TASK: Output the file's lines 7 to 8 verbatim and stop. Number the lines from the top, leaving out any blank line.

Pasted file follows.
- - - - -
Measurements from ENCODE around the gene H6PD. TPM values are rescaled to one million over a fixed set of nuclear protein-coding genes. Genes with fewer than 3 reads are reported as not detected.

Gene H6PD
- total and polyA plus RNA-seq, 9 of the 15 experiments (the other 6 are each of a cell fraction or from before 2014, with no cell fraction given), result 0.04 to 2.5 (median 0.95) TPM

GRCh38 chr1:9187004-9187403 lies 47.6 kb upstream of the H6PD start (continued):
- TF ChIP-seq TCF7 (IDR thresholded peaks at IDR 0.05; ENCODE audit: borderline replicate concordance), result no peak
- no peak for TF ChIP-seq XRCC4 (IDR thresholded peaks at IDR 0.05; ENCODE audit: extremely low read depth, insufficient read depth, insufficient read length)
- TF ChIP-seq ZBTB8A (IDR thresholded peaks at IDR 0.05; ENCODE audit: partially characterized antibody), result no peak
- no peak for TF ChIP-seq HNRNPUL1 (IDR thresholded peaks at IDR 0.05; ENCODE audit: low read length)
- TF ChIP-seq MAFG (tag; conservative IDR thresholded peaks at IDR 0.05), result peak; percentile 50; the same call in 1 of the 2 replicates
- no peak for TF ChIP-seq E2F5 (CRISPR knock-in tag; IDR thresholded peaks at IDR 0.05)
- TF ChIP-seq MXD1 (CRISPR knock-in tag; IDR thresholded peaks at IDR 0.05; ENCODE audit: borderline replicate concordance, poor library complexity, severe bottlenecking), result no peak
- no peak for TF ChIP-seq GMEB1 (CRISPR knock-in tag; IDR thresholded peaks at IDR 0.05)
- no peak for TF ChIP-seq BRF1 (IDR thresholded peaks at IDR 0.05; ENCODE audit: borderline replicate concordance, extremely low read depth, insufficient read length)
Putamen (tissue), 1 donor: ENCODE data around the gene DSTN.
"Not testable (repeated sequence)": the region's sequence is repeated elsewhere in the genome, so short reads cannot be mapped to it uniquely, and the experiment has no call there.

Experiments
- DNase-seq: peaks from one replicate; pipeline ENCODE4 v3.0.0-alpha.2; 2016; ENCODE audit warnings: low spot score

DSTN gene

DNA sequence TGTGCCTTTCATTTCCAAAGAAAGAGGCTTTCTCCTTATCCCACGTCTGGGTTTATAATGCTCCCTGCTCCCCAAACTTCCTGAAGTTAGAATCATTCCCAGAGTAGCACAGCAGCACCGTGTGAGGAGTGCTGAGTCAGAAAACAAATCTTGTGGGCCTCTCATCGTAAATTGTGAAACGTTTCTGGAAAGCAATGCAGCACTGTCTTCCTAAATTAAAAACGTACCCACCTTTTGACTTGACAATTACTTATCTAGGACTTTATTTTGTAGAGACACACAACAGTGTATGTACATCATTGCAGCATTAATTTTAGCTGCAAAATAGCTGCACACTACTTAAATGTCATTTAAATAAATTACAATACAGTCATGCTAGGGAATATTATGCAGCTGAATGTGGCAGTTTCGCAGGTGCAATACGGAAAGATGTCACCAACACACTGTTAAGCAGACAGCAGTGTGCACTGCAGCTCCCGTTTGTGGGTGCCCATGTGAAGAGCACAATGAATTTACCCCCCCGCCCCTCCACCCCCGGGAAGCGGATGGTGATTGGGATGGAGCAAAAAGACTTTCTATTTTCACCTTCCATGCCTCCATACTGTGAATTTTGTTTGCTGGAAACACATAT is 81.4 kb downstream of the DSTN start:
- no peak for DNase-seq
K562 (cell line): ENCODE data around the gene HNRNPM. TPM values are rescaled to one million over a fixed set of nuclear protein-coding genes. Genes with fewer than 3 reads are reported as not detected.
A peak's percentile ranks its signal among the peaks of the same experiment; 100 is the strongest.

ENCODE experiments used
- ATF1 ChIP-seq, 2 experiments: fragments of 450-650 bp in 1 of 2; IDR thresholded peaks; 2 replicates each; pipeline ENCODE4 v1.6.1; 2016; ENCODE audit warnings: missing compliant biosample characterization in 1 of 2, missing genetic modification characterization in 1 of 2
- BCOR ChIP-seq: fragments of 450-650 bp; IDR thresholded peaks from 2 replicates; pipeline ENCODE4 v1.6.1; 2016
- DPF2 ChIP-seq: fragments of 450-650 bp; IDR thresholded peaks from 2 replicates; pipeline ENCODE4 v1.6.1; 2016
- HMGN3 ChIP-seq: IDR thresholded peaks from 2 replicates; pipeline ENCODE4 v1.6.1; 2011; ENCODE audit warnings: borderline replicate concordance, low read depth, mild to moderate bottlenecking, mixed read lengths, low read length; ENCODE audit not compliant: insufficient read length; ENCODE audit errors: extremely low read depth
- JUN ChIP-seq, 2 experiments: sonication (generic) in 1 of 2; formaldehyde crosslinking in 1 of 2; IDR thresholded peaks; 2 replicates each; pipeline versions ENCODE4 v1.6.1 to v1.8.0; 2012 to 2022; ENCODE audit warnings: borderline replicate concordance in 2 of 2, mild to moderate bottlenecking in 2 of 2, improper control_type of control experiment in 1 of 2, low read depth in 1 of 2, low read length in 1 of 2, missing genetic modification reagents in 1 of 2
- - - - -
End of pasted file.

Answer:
- TF ChIP-seq ZBTB8A (IDR thresholded peaks at IDR 0.05; ENCODE audit: partially characterized antibody), result no peak
- no peak for TF ChIP-seq HNRNPUL1 (IDR thresholded peaks at IDR 0.05; ENCODE audit: low read length)